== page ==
This system is based on Compsim's patented and patent pending KEEL technology that covers the toolkit user interface, Compsim's decision-making algorithms, and the resulting KEEL engine.
The snapshot image below shows the complete design of the system from within the KEEL toolkit.
In the KEEL toolkit, the 15 vertical bars indicate decisions or actions. The respective height of these bars indicates their importance. (The 14th bar have 0 height indicating it has no contribution to the system at this time.) The wires between them define how one piece of information impacts another. The scroll bars at the bottom indicate inputs (from outside the KEEL engine or internal connections driven by actions internal to the KEEL engine).
While in the design mode, the designer can visualize how one action can impact another. By adjusting the scroll bars at the bottom of the display, the designer can see the exact system response.
While this image is probably not readable in this document, it is easy to create in the KEEL toolkit. While in the design mode the user can "see" the design in action and graph the activity.
This first graph shows the curves with the left and right scroll bars set to 0.
This second graph shows the result of adjusting the left scroll bar to 50 percent.
This third graph shows the result of adjustments of both left and right scroll bars throughout their ranges.
This demonstration operates in two modes:
The first mode of operation is shown without executing the KEEL Engine. In this case as the user moves the mouse over the window, a vertical bar rises from the base of the window toward the top depending on how far from left to right the mouse is in the window. A text box shows the 'x' position of the mouse as it moves across the window.
A push button is provided to switch to the second mode. This hides the initial vertical bar and loads a number of other screen items:
To generate rapid changes to a simulated input signal, this demonstration uses the position of the mouse. As the user waves the mouse cursor over the window, the KEEL engine will determine whether an output response is necessary and if so, how much of a response.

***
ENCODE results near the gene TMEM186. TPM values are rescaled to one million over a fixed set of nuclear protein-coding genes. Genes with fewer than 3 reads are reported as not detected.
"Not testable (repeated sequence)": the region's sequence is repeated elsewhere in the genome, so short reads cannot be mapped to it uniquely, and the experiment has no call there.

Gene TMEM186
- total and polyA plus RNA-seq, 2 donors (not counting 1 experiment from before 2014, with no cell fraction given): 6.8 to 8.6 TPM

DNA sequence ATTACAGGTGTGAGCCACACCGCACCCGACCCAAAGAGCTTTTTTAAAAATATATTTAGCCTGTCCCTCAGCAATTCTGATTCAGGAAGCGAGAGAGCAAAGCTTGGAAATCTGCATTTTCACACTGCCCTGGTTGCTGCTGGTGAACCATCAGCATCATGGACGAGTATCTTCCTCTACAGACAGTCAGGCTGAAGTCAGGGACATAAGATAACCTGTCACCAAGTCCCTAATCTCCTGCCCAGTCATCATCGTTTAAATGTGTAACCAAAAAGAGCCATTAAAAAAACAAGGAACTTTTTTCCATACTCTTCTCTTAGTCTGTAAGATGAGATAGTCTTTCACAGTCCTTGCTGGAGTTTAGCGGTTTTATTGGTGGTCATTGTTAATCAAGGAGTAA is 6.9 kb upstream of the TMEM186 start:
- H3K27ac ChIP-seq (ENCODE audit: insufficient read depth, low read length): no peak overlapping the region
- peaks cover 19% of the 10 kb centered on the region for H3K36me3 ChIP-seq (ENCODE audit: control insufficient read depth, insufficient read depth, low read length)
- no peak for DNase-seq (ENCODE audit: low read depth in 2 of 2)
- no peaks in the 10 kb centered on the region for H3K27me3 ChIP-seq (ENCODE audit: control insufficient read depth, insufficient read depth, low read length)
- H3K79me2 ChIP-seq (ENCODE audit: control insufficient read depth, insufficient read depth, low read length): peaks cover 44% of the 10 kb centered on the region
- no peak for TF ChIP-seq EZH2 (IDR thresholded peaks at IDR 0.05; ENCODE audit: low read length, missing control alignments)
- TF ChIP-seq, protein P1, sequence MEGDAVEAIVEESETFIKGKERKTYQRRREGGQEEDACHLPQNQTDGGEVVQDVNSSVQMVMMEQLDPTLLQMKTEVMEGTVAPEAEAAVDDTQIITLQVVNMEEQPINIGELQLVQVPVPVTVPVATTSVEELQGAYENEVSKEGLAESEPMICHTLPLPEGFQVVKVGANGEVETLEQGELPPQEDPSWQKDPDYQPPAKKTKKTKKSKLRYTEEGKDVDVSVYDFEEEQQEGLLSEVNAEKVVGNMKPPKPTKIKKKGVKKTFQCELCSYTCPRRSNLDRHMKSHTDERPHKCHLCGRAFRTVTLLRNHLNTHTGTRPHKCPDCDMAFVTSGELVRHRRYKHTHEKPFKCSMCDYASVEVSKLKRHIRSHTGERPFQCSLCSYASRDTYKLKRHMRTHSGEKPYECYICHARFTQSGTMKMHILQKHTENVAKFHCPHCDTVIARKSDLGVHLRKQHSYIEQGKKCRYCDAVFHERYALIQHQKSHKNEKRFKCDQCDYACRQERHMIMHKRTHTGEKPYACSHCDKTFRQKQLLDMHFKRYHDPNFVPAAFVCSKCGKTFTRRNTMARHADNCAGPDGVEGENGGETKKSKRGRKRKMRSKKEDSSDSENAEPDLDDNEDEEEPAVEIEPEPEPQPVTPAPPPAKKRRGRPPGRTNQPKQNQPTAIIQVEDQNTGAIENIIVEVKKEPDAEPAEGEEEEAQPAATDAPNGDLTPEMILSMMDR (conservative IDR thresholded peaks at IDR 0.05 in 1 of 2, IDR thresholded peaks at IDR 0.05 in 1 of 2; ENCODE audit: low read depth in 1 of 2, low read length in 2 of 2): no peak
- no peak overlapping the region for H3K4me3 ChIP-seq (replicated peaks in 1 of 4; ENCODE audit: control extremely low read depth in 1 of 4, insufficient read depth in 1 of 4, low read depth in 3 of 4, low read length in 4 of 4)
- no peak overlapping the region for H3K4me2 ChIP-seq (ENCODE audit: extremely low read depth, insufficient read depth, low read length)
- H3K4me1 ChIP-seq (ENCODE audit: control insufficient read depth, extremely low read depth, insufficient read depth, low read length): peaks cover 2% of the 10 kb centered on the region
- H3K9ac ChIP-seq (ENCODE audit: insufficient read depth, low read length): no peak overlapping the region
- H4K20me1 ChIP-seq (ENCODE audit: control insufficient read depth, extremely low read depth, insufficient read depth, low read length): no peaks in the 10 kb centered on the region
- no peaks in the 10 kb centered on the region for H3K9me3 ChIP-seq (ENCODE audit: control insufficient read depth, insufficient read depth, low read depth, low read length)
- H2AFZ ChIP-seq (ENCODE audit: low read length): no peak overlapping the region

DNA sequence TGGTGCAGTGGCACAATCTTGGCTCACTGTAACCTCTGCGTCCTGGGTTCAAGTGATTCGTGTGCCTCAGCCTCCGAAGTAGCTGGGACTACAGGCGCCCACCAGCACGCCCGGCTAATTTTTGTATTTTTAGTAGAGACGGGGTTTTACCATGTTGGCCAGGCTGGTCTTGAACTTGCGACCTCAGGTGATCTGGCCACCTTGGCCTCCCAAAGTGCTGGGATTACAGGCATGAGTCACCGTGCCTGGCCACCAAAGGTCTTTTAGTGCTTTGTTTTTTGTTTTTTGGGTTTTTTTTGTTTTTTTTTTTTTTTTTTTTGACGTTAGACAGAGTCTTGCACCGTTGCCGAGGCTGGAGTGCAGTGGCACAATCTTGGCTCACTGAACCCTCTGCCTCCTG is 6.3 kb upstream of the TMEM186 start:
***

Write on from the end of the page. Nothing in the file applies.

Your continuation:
The vertical scroll bars allow the user to adjust when to begin applying a positive or negative response signal. The farther away from the center of the window, the larger the response signal.
When the response signal (positive or negative) reaches predefined magnitudes (they are different - 50 on the left and 80 on the right), the screen background will turn red indicating that these thresholds have been reached (an emergency situation). In a real application these "events" could trigger any type of response.
This screen shot shows the mouse in a position that controls the ball slightly below the vertical midpoint (the emergency threshold) and the screen color is blue.
This screen shot shows a slight repositioning of the mouse where the blue ball rises above the threshold, which, in turn, changes the screen color to red.
The demonstration applications on Compsim's web site are not intended to be tutorials on the use of the KEEL toolkit. If you are interested in learning more about Knowledge Enhanced Electronic Logic and KEEL technology, please contact Compsim at the phone number listed below.